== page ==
8 September: EDS loses a portable hard drive holding the names, dates of birth, national insurance and employee numbers of 5,000 staff in the National Offender Management Service in England and Wales. The hard drive had been lost for over a year until the details came to light.

9 September: An unprotected memory stick with details of troop movements, including times, locations and travel and accommodation details of 70 military personnel, is found on the floor of a Cornish nightclub.

10 September: After the high-profile theft of a laptop containing confidential information from Hazel Blears’ constituency office, Kensington, suppliers of notebook security locks, offer 150 MPs a free kit to help make sure their own laptop doesn’t go walkabout.  Just eight responded.

11 September: PA Consulting is sacked by the Home Office over the recent data loss of prisoner data. In a statement, the company says: “It is clear from the events of recent weeks that the challenge of managing necessary confidential information held by government, and in particular of eliminating human error, is industry-wide.”

11 September: Unencrypted data on 15,000 patients is lost after a burglar steals computer back-up tapes from a GP’s office in Winchester.

11 September: A survey of 47 NHS authorities finds little or no action is being taken following data losses. FOI enquiries by medical publication Pulse found since January 2007, there had been 188 reports of staff breaching data privacy rules or accessing patient data without authorisation and 75 reported losses of data. Only 14 of the 263 incidents were followed up with formal disciplinary action.

15 September: West Midlands Police confirm they are investigating the loss of a memory stick after it was taken out of a police station by an officer on patrol. The force has refused to comment on its contents, however local press reports suggest it held highly-sensitive information on terrorists. The Independent Police Complaints Commission, which is investigating the loss, described it as an “extremely serious matter”.

16 September: Surrey and Sussex Healthcare NHS Trust owns up to over 50 ‘known’ losses of confidential patient information in the last three years. According to a press report, sensitive medical notes were once found in a public toilet and sent on five occassions to the wrong people.

16 September: A memory stick containing confidential records of 200 mental health patients is found lying in a street. The Tees, Esk and Wear Valleys Trust said the ‘serious breach of patient confidentiality’ occurred after an IT technician lost the device. The stick contained entire medical histories of patients, as well as national insurance numbers and addresses.  Early investigations into the breach found other members of staff were breaching security policies by storing patients’ private details on their hard drives.

16 September: Personal details of 17,990 NHS staff in London have gone missing in the post after four CDs were lost en route to a payroll contractor. The discs were last seen on July 22 when they were left in an envelope on a post tray marked ‘recorded delivery’, however there was no record they were actually sent. They contained name, date of birth, national insurance number, start date and pay details of current and former staff, and some addresses. A NHS employee has been suspended.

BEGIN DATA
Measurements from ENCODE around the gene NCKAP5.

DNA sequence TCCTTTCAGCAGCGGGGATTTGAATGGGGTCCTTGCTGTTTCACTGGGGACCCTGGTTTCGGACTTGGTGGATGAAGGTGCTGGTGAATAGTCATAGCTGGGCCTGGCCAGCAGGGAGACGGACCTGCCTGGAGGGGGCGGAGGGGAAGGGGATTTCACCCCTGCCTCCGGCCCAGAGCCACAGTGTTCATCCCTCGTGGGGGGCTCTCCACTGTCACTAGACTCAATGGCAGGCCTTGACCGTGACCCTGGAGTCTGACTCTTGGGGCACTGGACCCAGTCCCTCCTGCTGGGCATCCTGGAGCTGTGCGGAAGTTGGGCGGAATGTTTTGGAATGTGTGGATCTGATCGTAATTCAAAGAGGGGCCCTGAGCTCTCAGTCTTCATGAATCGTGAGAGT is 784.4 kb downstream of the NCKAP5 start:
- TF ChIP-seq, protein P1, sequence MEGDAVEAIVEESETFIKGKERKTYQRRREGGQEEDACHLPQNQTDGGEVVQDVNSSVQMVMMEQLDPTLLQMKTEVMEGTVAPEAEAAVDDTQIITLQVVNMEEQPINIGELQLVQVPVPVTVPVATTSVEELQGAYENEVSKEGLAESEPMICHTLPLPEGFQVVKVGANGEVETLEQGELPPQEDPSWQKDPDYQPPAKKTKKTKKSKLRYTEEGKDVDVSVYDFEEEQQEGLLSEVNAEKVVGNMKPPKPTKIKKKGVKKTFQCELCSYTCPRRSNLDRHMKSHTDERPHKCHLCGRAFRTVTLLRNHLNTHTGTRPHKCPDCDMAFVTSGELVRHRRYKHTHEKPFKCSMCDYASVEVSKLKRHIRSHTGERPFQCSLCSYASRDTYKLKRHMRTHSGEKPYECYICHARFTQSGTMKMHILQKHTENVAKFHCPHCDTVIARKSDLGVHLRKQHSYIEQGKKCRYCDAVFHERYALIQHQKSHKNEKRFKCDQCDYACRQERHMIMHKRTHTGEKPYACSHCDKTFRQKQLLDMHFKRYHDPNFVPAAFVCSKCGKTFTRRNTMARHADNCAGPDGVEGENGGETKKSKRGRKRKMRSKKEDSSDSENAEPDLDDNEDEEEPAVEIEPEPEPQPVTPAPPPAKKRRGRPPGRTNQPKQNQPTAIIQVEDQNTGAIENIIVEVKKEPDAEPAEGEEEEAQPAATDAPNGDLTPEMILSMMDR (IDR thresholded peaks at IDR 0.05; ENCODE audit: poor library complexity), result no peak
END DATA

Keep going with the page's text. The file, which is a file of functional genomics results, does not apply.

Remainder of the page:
It is maybe worth noting that not all of these security breaches were caused by government staff – service suppliers were at fault in at least two incidents.  However, one common thread running through all of the incidents is human failure. Which brings me back to my original point – it’s the people that really matter, the technology is secondary. Until public sector organisations invest time, effort and money in training staff in how to manage secure data, then the billions being spent on developing technology for things like a national ID scheme will count for nothing.  I’ve found the 80:20 rule works quite well here, i.e. when developing and implementing any new technology, budget for 20% of the cost on the actual technology and 80% on getting people to use it effectively. I haven’t seen any evidence that anything like this ratio is being used for technical infrastrucure projects in government.  Someone tell me I’m wrong!

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Social Media User’s Bill of Rights

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Came across this today, which seems to be gathering a body of support. I like the sentiments; pity it’s not enforceable!

Joseph Smarr, Marc Canter, Robert Scoble, and Michael Arrington have authored a bill of rights for users of the social web. The bill states:

We publicly assert that all users of the social web are entitled to certain fundamental rights, specifically:

  • Ownership of their own personal information, including:
    • their own profile data
    • the list of people they are connected to
    • the activity stream of content they create;
  • Control of whether and how such personal information is shared with others; and
  • Freedom to grant persistent access to their personal information to trusted external sites.

Sites supporting these rights shall:

  • Allow their users to syndicate their own profile data, their
    friends list, and the data that’s shared with them via the service,
    using a persistent URL or API token and open data formats;
  • Allow their users to syndicate their own stream of activity outside the site;
  • Allow their users to link from their profile pages to external identifiers in a public way; and
  • Allow their users to discover who else they know is also on their
    site, using the same external identifiers made available for lookup
    within the service.
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More Government micro-management: E-commerce legislation